A firewall is either a program (software firewall) or a piece of equipment (hardware) that provides a security system to prevent unauthorized access to a PC from the Internet or network. They may be run together and can vary in price from nothing to several hundred pounds.
A correctly configured firewall should prevent these problems. Software firewalls are the most often used on home PCs and they can be part of the operating system. They are also often provided as part of a virus package. Hardware firewalls are considered to be more secure and range from about £30 upwards. A good option if more than one PC is connected to the Internet in a household is a multi-port router, which starts at about £50.
Windows XP Firewall
Many people will be running Microsoft XP on their PC. This comes with its own built in software firewall. It is worth ensuring this is activated. Note any settings before changing them, just in case you have any problems and they need to be reset!
To view the status of the firewall select the 'Control Panel' from the 'Start Menu'. Open the Network Connection settings and then select the properties (right click on the modem or router connection icon, then select 'Properties'). Select the 'Advanced' Tab and ensure the Internet Connection Firewall is turned on (ticked). For more details read through the XP help.
When visiting Internet sites and opening emails software can often be installed on your PC. It is always wise to only visit sites and open emails from people you trust. If you do not know much about the site you should think very hard about whether you run anything from that site.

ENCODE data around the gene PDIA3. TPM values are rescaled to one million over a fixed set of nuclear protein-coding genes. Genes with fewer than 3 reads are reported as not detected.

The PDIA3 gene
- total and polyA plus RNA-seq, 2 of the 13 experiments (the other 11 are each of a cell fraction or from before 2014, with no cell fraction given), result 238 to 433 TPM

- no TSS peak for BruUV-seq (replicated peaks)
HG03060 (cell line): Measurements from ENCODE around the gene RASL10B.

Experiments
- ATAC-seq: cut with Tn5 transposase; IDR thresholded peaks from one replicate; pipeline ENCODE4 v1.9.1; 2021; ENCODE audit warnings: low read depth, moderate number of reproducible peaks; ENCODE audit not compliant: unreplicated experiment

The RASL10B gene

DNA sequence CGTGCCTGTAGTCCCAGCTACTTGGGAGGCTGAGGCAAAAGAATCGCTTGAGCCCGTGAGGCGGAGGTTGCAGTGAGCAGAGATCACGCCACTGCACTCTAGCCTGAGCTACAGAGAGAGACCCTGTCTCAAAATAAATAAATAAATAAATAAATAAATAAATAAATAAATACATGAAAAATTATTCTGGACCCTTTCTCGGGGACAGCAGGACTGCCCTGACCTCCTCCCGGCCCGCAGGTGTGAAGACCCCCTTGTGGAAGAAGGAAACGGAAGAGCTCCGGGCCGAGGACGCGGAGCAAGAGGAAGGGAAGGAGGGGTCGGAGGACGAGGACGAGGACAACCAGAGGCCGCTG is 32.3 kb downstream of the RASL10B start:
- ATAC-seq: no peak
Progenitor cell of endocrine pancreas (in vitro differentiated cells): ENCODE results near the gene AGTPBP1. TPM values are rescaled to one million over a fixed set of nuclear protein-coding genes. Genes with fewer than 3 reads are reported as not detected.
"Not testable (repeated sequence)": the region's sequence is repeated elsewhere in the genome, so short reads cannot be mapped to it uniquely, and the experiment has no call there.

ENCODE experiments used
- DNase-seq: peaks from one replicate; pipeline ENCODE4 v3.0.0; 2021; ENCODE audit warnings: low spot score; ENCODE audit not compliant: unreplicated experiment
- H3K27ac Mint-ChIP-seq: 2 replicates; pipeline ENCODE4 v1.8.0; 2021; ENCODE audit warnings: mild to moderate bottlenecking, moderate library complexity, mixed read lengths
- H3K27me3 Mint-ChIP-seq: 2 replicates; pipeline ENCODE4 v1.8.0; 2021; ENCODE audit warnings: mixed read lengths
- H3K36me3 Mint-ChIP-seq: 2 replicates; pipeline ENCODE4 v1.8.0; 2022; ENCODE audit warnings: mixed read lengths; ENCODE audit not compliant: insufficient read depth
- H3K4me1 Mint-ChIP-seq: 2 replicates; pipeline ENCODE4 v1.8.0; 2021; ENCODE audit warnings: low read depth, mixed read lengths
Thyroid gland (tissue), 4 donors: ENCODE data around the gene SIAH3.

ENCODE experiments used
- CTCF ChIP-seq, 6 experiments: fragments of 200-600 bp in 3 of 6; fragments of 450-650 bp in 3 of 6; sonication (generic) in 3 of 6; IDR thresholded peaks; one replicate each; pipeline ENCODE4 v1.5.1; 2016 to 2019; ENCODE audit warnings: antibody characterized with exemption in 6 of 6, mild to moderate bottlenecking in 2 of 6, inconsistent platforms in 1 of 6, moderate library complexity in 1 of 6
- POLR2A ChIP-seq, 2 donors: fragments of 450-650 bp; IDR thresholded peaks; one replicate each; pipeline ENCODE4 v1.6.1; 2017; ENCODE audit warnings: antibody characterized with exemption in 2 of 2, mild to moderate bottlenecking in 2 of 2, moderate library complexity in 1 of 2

Even if you have been very careful, some software may infect your PC. Most of it will be harmless, although too much can slow a PC down. There are applications that can be used that will examine your PC and inform you of what is running. You will then have the choice of removing the spyware.
A good application I have used is Spybot Search & Destroy at: http://www.spybot.info
Clearing Files on Browsers & Cookies
When browsers run they often store information you enter onto sites in cookies. This may often only be a password for logging into a forum or it may be bank details and online banking passwords. Unless you are very confident who uses your PC and that all the virus software and firewalls are set up correctly it is wise not to allow your browser to remember any detailed personal information such as banking details. Browsers can be set up so that these are deleted whenever it is shut down, this may make life a little more difficult but it save the hassle of having your bank balance emptied!
Yahoo mail account: http://edit.europe.yahoo.com/config/mail?.intl=uk
Hotmail mail account: www.hotmail.com
Further information can be found in your PC's help files or from these two links:
Finally, if you have any comments or questions there are often people on the IT forum who could help. Click HERE to go to the forum now.